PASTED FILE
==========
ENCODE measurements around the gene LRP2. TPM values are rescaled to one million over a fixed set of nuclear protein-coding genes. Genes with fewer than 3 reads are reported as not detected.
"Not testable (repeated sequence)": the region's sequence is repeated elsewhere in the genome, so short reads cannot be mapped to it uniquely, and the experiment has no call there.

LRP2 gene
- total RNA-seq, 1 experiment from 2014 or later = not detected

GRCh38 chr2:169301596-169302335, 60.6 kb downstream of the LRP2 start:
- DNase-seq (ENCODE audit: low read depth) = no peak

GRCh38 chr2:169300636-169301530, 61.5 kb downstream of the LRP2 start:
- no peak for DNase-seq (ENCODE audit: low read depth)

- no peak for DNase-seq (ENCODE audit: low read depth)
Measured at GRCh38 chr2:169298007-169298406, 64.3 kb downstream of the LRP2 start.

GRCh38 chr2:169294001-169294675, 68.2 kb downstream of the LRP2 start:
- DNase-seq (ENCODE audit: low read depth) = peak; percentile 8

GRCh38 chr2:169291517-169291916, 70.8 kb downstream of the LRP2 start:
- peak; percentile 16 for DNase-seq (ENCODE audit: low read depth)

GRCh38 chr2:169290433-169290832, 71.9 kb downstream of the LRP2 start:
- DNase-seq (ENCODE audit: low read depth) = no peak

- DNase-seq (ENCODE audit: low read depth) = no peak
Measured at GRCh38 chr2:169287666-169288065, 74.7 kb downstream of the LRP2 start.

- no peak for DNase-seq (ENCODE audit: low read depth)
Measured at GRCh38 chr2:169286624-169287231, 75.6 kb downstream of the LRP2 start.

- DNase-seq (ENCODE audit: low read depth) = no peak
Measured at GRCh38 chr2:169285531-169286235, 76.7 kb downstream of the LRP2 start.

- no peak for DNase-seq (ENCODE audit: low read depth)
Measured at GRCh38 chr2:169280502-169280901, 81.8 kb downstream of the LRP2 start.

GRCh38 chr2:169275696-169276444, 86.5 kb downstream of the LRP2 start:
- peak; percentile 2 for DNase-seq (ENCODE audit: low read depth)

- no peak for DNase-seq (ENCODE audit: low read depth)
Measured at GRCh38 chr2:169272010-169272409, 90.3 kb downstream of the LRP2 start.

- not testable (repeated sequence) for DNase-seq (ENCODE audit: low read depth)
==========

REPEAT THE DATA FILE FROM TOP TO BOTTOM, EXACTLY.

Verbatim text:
ENCODE measurements around the gene LRP2. TPM values are rescaled to one million over a fixed set of nuclear protein-coding genes. Genes with fewer than 3 reads are reported as not detected.
"Not testable (repeated sequence)": the region's sequence is repeated elsewhere in the genome, so short reads cannot be mapped to it uniquely, and the experiment has no call there.

LRP2 gene
- total RNA-seq, 1 experiment from 2014 or later = not detected

GRCh38 chr2:169301596-169302335, 60.6 kb downstream of the LRP2 start:
- DNase-seq (ENCODE audit: low read depth) = no peak

GRCh38 chr2:169300636-169301530, 61.5 kb downstream of the LRP2 start:
- no peak for DNase-seq (ENCODE audit: low read depth)

- no peak for DNase-seq (ENCODE audit: low read depth)
Measured at GRCh38 chr2:169298007-169298406, 64.3 kb downstream of the LRP2 start.

GRCh38 chr2:169294001-169294675, 68.2 kb downstream of the LRP2 start:
- DNase-seq (ENCODE audit: low read depth) = peak; percentile 8

GRCh38 chr2:169291517-169291916, 70.8 kb downstream of the LRP2 start:
- peak; percentile 16 for DNase-seq (ENCODE audit: low read depth)

GRCh38 chr2:169290433-169290832, 71.9 kb downstream of the LRP2 start:
- DNase-seq (ENCODE audit: low read depth) = no peak

- DNase-seq (ENCODE audit: low read depth) = no peak
Measured at GRCh38 chr2:169287666-169288065, 74.7 kb downstream of the LRP2 start.

- no peak for DNase-seq (ENCODE audit: low read depth)
Measured at GRCh38 chr2:169286624-169287231, 75.6 kb downstream of the LRP2 start.

- DNase-seq (ENCODE audit: low read depth) = no peak
Measured at GRCh38 chr2:169285531-169286235, 76.7 kb downstream of the LRP2 start.

- no peak for DNase-seq (ENCODE audit: low read depth)
Measured at GRCh38 chr2:169280502-169280901, 81.8 kb downstream of the LRP2 start.

GRCh38 chr2:169275696-169276444, 86.5 kb downstream of the LRP2 start:
- peak; percentile 2 for DNase-seq (ENCODE audit: low read depth)

- no peak for DNase-seq (ENCODE audit: low read depth)
Measured at GRCh38 chr2:169272010-169272409, 90.3 kb downstream of the LRP2 start.

- not testable (repeated sequence) for DNase-seq (ENCODE audit: low read depth)